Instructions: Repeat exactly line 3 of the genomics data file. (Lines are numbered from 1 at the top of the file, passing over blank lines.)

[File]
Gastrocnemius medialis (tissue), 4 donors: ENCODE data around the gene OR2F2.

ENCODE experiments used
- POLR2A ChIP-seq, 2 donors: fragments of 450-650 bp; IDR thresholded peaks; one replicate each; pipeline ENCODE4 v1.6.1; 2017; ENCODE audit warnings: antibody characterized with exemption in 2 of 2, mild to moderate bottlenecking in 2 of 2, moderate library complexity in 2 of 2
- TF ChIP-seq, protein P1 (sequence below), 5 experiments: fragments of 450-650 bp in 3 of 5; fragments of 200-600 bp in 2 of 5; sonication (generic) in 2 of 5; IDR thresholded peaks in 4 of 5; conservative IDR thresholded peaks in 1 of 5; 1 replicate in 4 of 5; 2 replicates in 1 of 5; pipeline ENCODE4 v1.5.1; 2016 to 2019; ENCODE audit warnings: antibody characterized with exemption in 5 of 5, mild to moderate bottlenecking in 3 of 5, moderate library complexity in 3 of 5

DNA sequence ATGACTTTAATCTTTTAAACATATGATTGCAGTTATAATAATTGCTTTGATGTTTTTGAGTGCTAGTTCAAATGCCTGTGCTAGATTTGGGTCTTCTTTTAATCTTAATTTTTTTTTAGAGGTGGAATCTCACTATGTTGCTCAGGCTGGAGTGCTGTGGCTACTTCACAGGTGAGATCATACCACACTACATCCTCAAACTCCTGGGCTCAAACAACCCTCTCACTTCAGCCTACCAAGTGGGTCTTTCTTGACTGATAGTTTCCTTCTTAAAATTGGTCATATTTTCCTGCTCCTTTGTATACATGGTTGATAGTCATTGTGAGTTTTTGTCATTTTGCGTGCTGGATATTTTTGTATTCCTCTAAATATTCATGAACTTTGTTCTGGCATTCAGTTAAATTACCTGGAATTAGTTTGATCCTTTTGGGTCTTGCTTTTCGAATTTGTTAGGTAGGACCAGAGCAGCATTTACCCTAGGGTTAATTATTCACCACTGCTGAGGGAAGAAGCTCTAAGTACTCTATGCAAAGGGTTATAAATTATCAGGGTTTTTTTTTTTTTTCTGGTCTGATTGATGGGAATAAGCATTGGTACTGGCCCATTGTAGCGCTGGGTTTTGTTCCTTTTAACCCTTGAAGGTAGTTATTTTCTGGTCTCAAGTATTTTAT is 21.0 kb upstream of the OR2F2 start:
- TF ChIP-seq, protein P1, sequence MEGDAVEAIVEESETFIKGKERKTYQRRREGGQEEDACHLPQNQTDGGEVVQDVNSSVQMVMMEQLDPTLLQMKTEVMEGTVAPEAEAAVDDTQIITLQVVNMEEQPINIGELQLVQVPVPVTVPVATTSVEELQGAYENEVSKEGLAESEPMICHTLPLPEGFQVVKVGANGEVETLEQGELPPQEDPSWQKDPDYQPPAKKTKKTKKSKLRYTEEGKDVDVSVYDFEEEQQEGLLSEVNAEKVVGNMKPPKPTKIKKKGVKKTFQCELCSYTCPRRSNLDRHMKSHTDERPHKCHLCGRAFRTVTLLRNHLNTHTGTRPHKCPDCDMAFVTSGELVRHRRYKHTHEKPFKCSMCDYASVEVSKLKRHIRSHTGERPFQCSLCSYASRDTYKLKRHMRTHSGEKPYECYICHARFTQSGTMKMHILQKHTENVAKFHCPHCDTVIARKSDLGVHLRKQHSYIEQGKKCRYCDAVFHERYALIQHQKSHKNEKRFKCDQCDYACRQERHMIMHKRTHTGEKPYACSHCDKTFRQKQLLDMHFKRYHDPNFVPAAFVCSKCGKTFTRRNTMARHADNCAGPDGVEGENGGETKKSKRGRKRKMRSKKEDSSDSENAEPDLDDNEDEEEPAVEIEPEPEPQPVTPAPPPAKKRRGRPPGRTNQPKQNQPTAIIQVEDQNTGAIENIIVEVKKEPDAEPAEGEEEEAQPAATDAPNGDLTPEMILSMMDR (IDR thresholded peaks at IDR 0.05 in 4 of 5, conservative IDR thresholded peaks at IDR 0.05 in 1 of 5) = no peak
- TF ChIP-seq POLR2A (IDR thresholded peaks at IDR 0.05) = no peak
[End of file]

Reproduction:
- POLR2A ChIP-seq, 2 donors: fragments of 450-650 bp; IDR thresholded peaks; one replicate each; pipeline ENCODE4 v1.6.1; 2017; ENCODE audit warnings: antibody characterized with exemption in 2 of 2, mild to moderate bottlenecking in 2 of 2, moderate library complexity in 2 of 2